This post contains links to products that I may receive compensation from at no additional cost to you. View my Affiliate Disclosure page here.
Book club questions for Yellowface by R.F. Kuang takes an in-depth look at this compelling novel about racism and cultural appropriation. There will be spoilers so for more context about the story, check out my spoiler-free review first.
Whew, what a novel! I have not read anything like this before. I keep thinking about so many elements of it.
That said, I did not love the climax and ending. I just wanted more and it felt a bit letdown. But I still think the novel is very strong as a whole.
Let me know your thoughts about the book below!
Authors June Hayward and Athena Liu were supposed to be twin rising stars. But Athena’s a literary darling. June Hayward is literally nobody. Who wants stories about basic white girls, June thinks.
So when June witnesses Athena’s death in a freak accident, she acts on impulse: she steals Athena’s just-finished masterpiece, an experimental novel about the unsung contributions of Chinese laborers during World War I.
So what if June edits Athena’s novel and sends it to her agent as her own work? So what if she lets her new publisher rebrand her as Juniper Song—complete with an ambiguously ethnic author photo? Doesn’t this piece of history deserve to be told, whoever the teller? That’s what June claims, and the New York Times bestseller list seems to agree.
But June can’t get away from Athena’s shadow, and emerging evidence threatens to bring June’s (stolen) success down around her. As June races to protect her secret, she discovers exactly how far she will go to keep what she thinks she deserves.
Book Club Questions for Yellowface
- What was your overall impression of June? Why do you think the author chose to stay in her perspective for the entire novel?
- Were June and Athena ever really friends? If June held such contempt for Athena, why did she always agree to spend time with her?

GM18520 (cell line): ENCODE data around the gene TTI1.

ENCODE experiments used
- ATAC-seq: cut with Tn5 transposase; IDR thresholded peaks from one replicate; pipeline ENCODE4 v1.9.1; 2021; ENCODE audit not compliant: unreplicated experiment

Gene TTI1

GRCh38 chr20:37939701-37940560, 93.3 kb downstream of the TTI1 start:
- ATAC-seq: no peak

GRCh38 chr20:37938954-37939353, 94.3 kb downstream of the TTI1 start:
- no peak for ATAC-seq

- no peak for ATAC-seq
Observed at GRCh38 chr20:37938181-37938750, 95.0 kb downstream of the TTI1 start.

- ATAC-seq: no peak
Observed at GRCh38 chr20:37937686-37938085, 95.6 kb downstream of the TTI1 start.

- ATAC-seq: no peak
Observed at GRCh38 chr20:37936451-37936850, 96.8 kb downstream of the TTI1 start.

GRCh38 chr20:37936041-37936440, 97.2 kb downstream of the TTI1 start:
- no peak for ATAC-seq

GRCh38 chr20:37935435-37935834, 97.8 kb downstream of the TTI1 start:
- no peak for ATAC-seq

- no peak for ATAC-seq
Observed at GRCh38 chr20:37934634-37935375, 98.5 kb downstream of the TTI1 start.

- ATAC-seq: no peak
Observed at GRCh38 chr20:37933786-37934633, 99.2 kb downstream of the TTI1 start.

- What were your thoughts when June witnesses Athena choke to death on a pancake? Could June have done more to intervene?
- Why did June steal her manuscript?
- June gives herself excuses for everything. For instance, in her perspective, Athena’s success is only due to her race. And when June steals her manuscript, she tells herself it isn’t necessarily stealing as she made her own edits to the book. What does these delusions say about June’s mental state and perspective on life?
- June is full of micro aggressions toward the Asian community, especially any time she is questioned for covering Chinese history as a White woman with no prior connection or shown previous interest in the time period. What do you feel the author was trying to convey with June’s attitude and reactions?
- The publisher decides that June should now go by Juniper Song—complete with an ambiguously ethnic author photo. What are your thoughts about this and what does this say about the publishing industry?
- This provided such a look into the publishing world—including the efforts it takes to help a book become a bestseller. Why do you feel some books are pushed more in the public eye than others? What are some of the qualities that makes a book a bestseller—it it simply better marketing or it is more complicated than that?